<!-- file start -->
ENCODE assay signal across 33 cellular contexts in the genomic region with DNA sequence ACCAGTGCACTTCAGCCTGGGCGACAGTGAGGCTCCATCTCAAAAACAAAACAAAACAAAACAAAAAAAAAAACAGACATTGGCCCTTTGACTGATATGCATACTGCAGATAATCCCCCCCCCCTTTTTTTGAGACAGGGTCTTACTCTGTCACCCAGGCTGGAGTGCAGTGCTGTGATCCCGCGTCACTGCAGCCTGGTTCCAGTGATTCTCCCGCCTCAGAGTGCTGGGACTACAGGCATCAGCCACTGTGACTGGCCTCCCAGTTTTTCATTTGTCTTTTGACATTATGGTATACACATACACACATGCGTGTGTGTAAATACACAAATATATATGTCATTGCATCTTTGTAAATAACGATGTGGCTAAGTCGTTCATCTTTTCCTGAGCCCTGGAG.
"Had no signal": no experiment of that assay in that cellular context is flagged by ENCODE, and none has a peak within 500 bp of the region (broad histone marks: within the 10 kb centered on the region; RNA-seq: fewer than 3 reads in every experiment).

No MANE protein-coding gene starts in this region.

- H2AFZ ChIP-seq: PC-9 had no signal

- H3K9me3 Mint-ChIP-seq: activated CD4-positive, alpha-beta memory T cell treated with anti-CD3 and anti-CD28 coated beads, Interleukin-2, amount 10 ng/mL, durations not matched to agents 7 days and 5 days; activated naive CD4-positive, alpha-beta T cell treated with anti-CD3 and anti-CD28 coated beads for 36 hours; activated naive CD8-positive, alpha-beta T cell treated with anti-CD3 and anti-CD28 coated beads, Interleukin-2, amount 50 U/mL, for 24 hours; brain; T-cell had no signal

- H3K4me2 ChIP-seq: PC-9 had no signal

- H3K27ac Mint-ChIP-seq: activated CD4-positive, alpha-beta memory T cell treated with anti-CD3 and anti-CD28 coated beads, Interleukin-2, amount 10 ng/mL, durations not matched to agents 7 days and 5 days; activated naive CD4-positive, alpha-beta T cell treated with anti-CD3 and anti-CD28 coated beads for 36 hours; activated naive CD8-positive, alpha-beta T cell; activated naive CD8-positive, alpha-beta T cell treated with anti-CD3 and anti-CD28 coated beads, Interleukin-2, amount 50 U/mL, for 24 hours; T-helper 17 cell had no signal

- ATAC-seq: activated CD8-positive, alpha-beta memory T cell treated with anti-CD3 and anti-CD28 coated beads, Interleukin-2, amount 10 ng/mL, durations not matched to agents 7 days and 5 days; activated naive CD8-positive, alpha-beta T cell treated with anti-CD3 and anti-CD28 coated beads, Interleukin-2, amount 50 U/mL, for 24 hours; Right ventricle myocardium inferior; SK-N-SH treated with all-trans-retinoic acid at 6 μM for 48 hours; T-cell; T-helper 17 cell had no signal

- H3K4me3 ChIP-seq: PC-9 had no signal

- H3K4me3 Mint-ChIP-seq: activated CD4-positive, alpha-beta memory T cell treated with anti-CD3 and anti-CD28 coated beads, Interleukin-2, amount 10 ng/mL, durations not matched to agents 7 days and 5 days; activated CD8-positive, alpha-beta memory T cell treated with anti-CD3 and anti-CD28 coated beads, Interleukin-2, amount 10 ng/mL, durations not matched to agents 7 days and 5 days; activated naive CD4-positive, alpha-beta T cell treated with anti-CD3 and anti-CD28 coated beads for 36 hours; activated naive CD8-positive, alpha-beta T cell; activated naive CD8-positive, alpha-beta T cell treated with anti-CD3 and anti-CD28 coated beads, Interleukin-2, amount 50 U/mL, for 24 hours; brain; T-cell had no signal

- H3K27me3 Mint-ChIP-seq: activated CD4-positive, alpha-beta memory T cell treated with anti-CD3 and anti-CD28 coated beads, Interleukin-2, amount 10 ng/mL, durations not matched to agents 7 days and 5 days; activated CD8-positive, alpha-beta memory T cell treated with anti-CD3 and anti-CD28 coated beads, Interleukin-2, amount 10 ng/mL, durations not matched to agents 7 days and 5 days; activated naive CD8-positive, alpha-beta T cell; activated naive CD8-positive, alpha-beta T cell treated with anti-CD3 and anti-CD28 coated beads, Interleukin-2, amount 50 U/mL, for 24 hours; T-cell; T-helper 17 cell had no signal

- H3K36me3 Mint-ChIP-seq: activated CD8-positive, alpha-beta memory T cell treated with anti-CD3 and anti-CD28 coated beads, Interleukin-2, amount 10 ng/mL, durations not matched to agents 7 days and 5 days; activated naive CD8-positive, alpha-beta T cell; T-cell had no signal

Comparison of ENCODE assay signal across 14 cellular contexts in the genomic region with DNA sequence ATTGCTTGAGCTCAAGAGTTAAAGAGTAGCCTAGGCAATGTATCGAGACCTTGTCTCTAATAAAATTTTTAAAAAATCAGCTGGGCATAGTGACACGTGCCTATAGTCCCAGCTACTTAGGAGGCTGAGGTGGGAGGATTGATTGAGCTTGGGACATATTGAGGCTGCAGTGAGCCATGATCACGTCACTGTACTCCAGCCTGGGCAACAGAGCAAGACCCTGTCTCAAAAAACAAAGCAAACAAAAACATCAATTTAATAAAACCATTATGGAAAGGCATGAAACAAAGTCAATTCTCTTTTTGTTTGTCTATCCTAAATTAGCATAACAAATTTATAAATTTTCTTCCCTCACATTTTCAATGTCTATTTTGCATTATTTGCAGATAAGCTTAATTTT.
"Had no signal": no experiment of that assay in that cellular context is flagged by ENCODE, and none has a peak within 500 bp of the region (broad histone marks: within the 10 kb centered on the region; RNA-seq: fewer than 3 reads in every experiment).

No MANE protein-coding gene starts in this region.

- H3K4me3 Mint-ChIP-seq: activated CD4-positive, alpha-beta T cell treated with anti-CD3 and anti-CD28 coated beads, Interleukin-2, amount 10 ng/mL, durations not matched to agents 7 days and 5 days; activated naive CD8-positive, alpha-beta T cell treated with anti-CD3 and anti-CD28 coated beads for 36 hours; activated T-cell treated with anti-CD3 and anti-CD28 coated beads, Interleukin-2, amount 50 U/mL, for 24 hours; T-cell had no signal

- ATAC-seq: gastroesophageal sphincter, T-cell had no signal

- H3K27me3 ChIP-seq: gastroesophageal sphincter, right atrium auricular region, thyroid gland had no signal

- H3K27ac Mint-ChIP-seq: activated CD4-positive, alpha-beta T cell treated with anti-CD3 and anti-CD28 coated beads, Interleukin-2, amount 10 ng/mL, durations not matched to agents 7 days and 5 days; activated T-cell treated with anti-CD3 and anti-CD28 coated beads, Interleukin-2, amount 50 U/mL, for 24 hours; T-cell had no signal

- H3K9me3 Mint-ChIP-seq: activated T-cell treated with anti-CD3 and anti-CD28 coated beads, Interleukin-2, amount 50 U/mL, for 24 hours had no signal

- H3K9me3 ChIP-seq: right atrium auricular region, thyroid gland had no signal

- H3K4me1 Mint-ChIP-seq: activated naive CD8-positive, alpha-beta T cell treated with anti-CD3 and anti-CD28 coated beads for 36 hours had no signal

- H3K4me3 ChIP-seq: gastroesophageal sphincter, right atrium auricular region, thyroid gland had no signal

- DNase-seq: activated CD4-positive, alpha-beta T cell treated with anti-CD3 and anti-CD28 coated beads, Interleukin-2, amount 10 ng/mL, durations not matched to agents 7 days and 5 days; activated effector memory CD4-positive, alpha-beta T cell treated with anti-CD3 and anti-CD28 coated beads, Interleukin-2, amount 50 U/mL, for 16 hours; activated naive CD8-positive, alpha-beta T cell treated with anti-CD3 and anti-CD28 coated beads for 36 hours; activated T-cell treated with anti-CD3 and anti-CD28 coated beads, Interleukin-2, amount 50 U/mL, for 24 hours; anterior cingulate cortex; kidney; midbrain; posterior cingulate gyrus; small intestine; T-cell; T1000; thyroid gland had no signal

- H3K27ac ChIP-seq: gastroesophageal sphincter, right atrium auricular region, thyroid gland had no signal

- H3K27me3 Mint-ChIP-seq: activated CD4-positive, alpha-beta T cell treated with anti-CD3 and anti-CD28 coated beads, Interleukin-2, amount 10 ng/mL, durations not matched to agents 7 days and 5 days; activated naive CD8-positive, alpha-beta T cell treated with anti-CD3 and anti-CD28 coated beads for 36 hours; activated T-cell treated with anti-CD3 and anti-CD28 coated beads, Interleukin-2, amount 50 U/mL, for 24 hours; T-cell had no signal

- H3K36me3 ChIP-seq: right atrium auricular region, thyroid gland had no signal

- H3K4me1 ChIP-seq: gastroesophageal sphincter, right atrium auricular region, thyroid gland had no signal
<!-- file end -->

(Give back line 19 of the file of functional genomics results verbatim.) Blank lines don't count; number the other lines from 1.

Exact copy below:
- H3K27ac Mint-ChIP-seq: activated CD4-positive, alpha-beta T cell treated with anti-CD3 and anti-CD28 coated beads, Interleukin-2, amount 10 ng/mL, durations not matched to agents 7 days and 5 days; activated T-cell treated with anti-CD3 and anti-CD28 coated beads, Interleukin-2, amount 50 U/mL, for 24 hours; T-cell had no signal